Review of “The Island of Doves” by Kelly O’Connor McNees

This is an inspiring story that begins in 1835 about the rebirth of two damaged women.

The Island of Doves-thumb-autox1042-635

Susannah Fraser, 23, is a woman living in wealthy circumstances in Buffalo, New York with a cruel husband who beats her. After the fingers in her hand are broken, a nun in the area, Sister Mary Genevieve, offers to help her escape. The sister knows of a refuge on Mackinac Island in the Michigan Territory, and arranges for Susannah to sneak out and be transported there.

Once in Mackinac, Susannah, going by the pseudonym “Miss Dove,” is taken in by the widowed Magdelaine Fonteneau, 46, who runs a successful business and lives alone in a large house with her son, Jean-Henri, and Esmee, her talented and resourceful housekeeper.

Adjustment is difficult for Susannah. She loves it on the island, but she has never experienced making her own decisions or taking her own life in her hands: first she was a daughter, directed by her father, and then she was a wife, with a husband who controlled each minute of her day. Independence is terrifying for her.

Magdelaine has her own demons to overcome; she lost most of her family, and steadfastly refuses to get close to anyone again, even her own son. The two women unexpectedly find they have much in common, but each must be willing to let go of her defenses to be become truly free.

Discussion: The author based her story on two historical figures. One was Magdelaine LaFramboise, who, like the fictional Magdelaine, took over her husband’s fur-trading business after his death and became very successful. The second was Benjamin Rathbun who was a notorious and corrupt builder in Buffalo in the same time period.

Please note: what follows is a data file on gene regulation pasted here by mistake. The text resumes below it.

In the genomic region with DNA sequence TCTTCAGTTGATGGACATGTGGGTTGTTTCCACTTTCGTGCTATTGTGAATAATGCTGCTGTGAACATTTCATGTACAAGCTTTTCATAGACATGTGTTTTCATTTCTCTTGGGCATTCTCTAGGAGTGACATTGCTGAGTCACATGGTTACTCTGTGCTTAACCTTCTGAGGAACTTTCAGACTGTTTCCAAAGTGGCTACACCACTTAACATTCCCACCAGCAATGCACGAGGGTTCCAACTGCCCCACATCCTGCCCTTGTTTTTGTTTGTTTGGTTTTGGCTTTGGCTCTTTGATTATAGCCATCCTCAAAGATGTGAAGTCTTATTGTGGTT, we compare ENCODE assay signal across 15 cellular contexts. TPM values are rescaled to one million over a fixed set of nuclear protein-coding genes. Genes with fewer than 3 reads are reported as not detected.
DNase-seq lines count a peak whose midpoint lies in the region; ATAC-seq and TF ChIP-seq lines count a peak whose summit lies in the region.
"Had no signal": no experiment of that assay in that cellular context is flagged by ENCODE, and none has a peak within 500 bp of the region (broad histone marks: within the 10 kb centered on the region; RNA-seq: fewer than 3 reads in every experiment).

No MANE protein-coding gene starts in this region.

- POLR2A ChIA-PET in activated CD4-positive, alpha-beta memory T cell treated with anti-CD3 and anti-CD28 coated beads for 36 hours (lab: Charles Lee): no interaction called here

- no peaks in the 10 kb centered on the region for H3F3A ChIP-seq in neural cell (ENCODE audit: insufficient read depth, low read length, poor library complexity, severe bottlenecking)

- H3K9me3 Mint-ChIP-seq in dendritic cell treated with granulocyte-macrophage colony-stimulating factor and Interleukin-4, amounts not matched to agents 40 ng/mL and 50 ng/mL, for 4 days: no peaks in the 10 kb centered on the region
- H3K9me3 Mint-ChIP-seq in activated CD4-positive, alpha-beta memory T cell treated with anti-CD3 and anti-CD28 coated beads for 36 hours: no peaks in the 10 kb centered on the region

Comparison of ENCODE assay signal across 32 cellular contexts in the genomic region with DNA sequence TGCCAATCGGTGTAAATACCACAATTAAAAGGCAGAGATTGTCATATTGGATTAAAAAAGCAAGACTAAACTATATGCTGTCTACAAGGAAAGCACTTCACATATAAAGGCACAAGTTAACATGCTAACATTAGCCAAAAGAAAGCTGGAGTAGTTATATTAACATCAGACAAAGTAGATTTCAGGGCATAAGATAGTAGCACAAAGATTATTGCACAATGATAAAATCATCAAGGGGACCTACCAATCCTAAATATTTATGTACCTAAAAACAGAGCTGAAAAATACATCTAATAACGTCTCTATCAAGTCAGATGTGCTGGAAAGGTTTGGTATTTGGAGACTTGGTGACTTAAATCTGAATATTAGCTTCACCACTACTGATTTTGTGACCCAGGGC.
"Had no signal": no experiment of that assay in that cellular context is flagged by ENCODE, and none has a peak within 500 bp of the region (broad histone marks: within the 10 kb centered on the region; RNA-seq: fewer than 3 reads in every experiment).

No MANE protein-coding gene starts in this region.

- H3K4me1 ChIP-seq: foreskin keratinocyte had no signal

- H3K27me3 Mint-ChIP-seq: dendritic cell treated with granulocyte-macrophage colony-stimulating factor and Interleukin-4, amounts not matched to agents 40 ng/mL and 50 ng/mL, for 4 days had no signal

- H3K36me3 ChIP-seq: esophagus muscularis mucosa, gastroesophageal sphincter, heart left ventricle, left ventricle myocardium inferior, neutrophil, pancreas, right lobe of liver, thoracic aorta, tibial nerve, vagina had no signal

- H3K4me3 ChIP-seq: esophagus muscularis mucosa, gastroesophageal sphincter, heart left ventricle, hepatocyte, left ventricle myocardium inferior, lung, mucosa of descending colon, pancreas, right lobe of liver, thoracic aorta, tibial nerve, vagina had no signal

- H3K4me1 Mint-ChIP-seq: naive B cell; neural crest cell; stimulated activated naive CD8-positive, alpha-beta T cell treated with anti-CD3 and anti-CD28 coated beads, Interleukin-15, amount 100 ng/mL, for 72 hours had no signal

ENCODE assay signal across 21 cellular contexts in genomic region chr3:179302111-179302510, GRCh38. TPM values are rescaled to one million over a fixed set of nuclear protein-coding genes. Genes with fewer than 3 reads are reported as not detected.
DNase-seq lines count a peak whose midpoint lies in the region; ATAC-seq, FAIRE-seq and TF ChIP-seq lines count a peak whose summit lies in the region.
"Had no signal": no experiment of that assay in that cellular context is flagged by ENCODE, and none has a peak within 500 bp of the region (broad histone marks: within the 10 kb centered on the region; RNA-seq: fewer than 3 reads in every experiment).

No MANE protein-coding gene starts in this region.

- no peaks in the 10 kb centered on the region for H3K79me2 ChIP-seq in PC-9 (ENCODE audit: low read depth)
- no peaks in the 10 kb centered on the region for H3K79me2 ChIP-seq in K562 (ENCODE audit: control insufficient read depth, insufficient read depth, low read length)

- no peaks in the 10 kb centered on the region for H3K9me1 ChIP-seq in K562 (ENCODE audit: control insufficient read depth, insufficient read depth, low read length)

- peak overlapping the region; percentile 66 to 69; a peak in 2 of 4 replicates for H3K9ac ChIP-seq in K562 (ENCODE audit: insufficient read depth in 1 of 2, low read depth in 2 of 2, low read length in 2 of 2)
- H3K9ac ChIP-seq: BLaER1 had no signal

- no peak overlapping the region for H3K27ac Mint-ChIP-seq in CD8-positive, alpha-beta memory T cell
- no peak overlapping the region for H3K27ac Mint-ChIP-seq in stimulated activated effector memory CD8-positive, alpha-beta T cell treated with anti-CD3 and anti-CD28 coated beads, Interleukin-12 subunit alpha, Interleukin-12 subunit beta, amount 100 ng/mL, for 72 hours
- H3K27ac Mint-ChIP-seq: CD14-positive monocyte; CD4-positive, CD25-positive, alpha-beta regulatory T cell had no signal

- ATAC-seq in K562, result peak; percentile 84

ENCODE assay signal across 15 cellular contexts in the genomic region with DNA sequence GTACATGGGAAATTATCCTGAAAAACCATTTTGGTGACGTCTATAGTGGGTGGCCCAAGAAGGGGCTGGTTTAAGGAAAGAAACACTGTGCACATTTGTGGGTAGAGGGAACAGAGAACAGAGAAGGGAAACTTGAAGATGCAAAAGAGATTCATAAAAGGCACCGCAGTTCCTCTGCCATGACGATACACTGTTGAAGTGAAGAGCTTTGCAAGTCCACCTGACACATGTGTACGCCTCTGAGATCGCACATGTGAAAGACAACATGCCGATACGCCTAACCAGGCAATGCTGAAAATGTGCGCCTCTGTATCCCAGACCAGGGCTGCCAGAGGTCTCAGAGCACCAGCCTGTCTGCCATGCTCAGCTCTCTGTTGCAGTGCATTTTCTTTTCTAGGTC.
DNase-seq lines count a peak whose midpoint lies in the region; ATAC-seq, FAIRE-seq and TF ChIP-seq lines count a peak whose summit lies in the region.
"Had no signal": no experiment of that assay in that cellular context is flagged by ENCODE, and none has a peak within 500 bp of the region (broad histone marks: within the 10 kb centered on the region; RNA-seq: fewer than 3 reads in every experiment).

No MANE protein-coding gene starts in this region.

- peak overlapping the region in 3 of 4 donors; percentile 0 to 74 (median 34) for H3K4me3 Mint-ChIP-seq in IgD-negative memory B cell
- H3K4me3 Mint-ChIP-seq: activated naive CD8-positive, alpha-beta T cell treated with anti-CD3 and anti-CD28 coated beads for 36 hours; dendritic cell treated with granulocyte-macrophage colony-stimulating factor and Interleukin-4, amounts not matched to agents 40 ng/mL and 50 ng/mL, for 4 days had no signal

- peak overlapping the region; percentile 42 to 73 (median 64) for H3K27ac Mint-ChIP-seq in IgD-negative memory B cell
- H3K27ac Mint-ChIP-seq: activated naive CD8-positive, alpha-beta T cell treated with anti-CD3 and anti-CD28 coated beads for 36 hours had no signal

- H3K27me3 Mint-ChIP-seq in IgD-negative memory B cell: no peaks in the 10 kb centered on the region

It is especially interesting to read about what life for the real Magdelaine may have been like from the author’s reconstruction of her circumstances.

Evaluation: The plot elements are fairly predictable and the characters sometimes a bit too caricatured or given to clichéd dialogue, but that doesn’t detract from the basic charm of this warm-hearted story.

Rating: 3.5/5

Published by The Berkley Publishing Group, a Penguin Random House Company, 2014


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6 Responses to Review of “The Island of Doves” by Kelly O’Connor McNees

  1. Ruth2Day says:

    well goodness me, I had never even contemplated that spousal abuse occurred all those years ago. I think seeing all those beautiful gowns and tranquil images, I closed my eyes to nothing more than bliss. have to say my blood got boiling at the thought of this woman being abused

  2. Beth F says:

    I’d read anything that took place on Mackinac! Sounds like a good summer afternoon read.

  3. BermudaOnion says:

    I love that this features such a strong female character. I’ve read one of McNees’s books and enjoyed it so I’ll probably give this one a try.

  4. Hm — I do hate cliched/caricatured characters — that kills a book for me. I’ve been curious about this one for a while, though!

  5. sandynawrot says:

    Well it sounds like there is a positive message, and Mackinac! I’d think that would be a huge attraction to the story.

  6. trish422 says:

    Every now again – about once a year – I do get a hankering to read a story about two women developing a friendship after hardship. I may have to pick this one up.

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